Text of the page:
So having picked the brains of Bigham, Ironman world champion Chrissie Wellington and experienced sports physio Charlie McCall, we bring you the BikeRadar expert guide to winter training survival:

1. Quality is key

2. Cheat with weight lifting

3. Race yourself fit

4. Eat well

5.     Rest and recover

6.     Enjoy it!

You can read more at BikeRadar.com


Source: Bike Radar

Trek's Farley 9.8 is like whipped chocolate – big and fat but still light and fluffy

Trek’s Farley range of fat bikes has always taken a different tack with slightly smaller-than-typical tyres that work reasonably well on snow but are more versatile everywhere else. The new upper-end carbon fibre Farley models take that philosophy even further with larger-diameter 27.5×3.8in tyres that supposedly offer the same benefits that bigger wheels do for trail bikes – but still with plenty of clearance for the fattest 26in wheels and tyres when the snow starts to fall.

Building a frame to handle both of those wheel and formats is relatively easy in one sense, since the overall diameters are so similar. However, accommodating that massive 5in width required a bit of ingenuity. 

Aluminum Farleys use 177mm-wide rear dropout spacing and a 100mm-wide threaded bottom bracket – both dimensions being on the narrower end of things as far as fat bikes are concerned – and just barely accommodate 26x4in tyres. The new carbon Farleys, however, can gobble up tyres as wide as 26x5in but still maintain the same pedal stance width and chainstay length.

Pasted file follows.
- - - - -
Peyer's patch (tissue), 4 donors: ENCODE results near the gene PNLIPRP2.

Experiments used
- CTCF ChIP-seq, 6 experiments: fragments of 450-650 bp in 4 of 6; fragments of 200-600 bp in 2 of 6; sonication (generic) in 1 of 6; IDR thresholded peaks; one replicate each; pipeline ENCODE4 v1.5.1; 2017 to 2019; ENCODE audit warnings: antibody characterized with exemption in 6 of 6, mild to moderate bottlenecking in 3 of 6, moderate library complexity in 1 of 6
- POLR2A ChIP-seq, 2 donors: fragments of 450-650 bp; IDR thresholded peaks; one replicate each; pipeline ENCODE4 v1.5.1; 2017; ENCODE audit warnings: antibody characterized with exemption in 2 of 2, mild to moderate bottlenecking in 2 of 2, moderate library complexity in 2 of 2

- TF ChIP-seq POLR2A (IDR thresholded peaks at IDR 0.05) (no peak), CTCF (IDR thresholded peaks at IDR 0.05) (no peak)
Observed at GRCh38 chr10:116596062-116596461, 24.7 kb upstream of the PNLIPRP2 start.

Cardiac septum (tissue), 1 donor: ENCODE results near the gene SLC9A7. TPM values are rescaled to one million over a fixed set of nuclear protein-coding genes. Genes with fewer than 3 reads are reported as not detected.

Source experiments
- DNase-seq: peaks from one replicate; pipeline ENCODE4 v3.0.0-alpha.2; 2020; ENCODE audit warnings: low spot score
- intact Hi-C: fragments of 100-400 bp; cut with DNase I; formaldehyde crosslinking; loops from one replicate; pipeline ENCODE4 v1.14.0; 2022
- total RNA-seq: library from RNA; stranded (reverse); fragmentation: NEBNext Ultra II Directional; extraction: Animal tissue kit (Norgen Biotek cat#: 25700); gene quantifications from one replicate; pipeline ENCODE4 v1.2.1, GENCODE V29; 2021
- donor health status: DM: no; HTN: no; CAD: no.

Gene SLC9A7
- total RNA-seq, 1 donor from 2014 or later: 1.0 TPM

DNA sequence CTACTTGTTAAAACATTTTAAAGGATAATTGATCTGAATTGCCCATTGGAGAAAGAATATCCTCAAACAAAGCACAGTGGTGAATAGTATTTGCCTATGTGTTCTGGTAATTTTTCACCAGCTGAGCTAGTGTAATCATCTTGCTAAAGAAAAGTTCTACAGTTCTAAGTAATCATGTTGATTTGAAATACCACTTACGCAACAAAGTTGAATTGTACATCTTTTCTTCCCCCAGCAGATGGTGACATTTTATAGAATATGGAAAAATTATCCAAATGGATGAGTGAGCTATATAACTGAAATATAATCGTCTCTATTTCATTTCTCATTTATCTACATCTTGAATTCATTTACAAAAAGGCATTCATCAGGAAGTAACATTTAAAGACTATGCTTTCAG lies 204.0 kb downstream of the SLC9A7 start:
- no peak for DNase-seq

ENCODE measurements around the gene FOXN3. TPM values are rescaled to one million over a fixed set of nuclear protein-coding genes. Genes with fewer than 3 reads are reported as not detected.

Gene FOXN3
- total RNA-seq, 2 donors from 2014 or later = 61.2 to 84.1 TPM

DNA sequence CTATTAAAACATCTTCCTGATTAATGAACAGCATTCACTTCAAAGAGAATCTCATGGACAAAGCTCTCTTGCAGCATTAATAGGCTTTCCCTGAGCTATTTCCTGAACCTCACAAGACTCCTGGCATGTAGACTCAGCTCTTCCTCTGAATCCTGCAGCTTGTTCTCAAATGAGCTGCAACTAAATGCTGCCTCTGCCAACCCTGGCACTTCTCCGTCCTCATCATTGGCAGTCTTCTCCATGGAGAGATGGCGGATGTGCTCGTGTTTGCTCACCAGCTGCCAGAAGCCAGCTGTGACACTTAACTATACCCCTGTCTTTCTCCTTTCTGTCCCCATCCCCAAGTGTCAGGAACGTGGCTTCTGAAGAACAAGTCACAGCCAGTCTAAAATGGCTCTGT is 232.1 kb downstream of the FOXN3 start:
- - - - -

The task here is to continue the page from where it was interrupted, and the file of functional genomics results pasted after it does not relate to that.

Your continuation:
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It took some doing to build the carbon Farley to accept the biggest 26in tyres on the market but without increasing pedal stance width or chainstay length

As expected, rear hub spacing on the new carbon bikes move to the wider 197mm thru-axle format – essentially the standard for fat bikes running such wide tyres. Instead of widening the bottom bracket shell by 20mm to compensate, though, Trek has moved to a 122mm press-fit format that keeps the bearings and cranks in the same positions as before but still allows the impossibly thin chainstays (just 13mm thick each!) to be pushed further apart for more clearance. To maintain a proper chainline, the direct-mount chainring is flipped from its usual orientation so that it’s offset to the outside.

You can read more at BikeRadar.com


Source: Bike Radar

2016 Adventure Cross dates released

The MBR-Cycling Weekly Adventure cross series is back for 2016! Now in its 3rd year the adventure cross series consists of 5 events located in North Yorkshire, Cumbria, Derbyshire and Scotland, taking in the some of the best on and off road cycling the UK has to offer:

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Save upto 25% on your rides for 2016 – Adventure Cross dates released
Source: MBR